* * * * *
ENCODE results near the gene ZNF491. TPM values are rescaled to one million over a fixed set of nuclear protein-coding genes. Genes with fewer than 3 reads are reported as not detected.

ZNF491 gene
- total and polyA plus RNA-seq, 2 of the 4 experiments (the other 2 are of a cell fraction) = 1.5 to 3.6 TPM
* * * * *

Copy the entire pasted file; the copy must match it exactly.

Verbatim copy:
ENCODE results near the gene ZNF491. TPM values are rescaled to one million over a fixed set of nuclear protein-coding genes. Genes with fewer than 3 reads are reported as not detected.

ZNF491 gene
- total and polyA plus RNA-seq, 2 of the 4 experiments (the other 2 are of a cell fraction) = 1.5 to 3.6 TPM